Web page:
Archivists need a bachelor’s degree in law, library science, history, archival science or a related field, followed by a graduate diploma or degree. Certain colleges or universities may require a Ph.D.

For a voluntary certification from the Academy of Certified Archivists, a candidate needs a master’s degree and at least one year of experience. Certification makes a person more marketable. 

Archivist Experience Requirements

Employers usually look for candidates with 1+ years of experience. Experience as an Archivist can be gained by working part-time, as an intern or even by volunteering as an assistant or researcher while studying. Good experience in collection management, exhibit design, research or restoration may be necessary to qualify for a position. 

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Frequently asked questions about Archivists

What makes a good Archivist?

An effective Archivist must be passionate about history and the preservation of documents and artifacts. They should dedicate their time to studying about different historical events that previously took place, so they can accurately determine the condition, origin and significance of various artifacts. Archivists should also have great organizational abilities to develop logical systems to effectively store and present objects to the public. 

They’re regularly using computers to access databases and conduct research, so they should have experience working with computers and database software.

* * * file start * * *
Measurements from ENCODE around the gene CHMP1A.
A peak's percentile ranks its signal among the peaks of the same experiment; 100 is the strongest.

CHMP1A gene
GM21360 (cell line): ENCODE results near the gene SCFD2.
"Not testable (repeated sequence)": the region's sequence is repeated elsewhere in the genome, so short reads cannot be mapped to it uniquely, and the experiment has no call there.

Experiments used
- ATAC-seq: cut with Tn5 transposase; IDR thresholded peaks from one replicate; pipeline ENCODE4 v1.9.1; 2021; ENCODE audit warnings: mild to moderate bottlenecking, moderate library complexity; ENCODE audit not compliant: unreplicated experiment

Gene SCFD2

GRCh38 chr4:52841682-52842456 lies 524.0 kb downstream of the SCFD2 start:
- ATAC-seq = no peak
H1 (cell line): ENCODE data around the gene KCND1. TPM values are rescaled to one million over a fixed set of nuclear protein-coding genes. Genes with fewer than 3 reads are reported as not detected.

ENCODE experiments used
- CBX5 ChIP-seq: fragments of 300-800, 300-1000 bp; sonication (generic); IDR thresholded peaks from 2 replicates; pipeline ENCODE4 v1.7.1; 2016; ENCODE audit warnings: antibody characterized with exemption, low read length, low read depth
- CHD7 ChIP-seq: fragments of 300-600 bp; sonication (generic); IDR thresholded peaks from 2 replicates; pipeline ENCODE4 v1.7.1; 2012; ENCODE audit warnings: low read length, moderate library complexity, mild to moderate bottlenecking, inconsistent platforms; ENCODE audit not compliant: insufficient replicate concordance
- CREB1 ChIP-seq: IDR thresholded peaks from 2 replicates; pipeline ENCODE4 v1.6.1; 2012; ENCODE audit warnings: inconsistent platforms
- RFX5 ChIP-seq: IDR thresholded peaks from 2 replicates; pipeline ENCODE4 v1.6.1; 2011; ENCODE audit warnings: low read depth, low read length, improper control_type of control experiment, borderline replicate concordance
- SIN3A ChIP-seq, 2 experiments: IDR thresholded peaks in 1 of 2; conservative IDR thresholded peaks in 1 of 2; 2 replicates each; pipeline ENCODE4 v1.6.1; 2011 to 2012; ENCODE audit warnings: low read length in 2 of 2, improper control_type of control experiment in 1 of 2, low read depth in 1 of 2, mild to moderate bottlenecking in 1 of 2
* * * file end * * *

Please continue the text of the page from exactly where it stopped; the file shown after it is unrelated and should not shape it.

Who reports to an Archivist?

If Archivists have many documents to organize and process, they may hire an Archives Assistant to work alongside them and complete smaller, day-to-day tasks. Archives Assistants collect historical documentation and convert them to digital files, so the Archivist can permanently store and reference these files when needed. 

They also store the rare and historically significant materials in safe and protected areas to prevent them from any damage or harm. Archives Assistants often maintain records and log books to document when any visitors access the archival inventory. 

 

What's the difference between an Archivist and a Curator?

Archivists preserve and submit historically significant artifacts and documents to a museum’s Curator. The Archivist provides the Curator with any instructions for taking care of and displaying the item. The Curator is then in charge of storing, cleaning and displaying the objects. They often work with the Archivist to negotiate and purchase the historical documents from them to add to their museum’s exhibits.

Curators often conduct research on current items to help them find additional related records, documents or artifacts that support and strengthen their current exhibit. They may ask the Archivist for additional assistance with research and historical information. If an Archivist works for a museum, they may report directly to the Curator for instructions on which artifacts or documents to locate for certain exhibits. 

 

What are the different types of Archivists?

There are a wide variety of Archivists who appraise different records and documents. Some may work with an abundance of document types while others may specialize in one type of media. Photo Archivists are responsible for archiving and organizing older photos. They’re often in charge of large amounts of photos and must conduct extensive research to learn which time period the photo came from based on its color, shape, tint and other appearances. 

Government Archivists work for government entities studying primarily government documents to determine the historical significance of government documents kept on file. Some Archivists work in history museums and specialize in a specific time period. They often only collect, analyze and research items from a certain time in history and find objects to display for an exhibit featuring a significant historical event.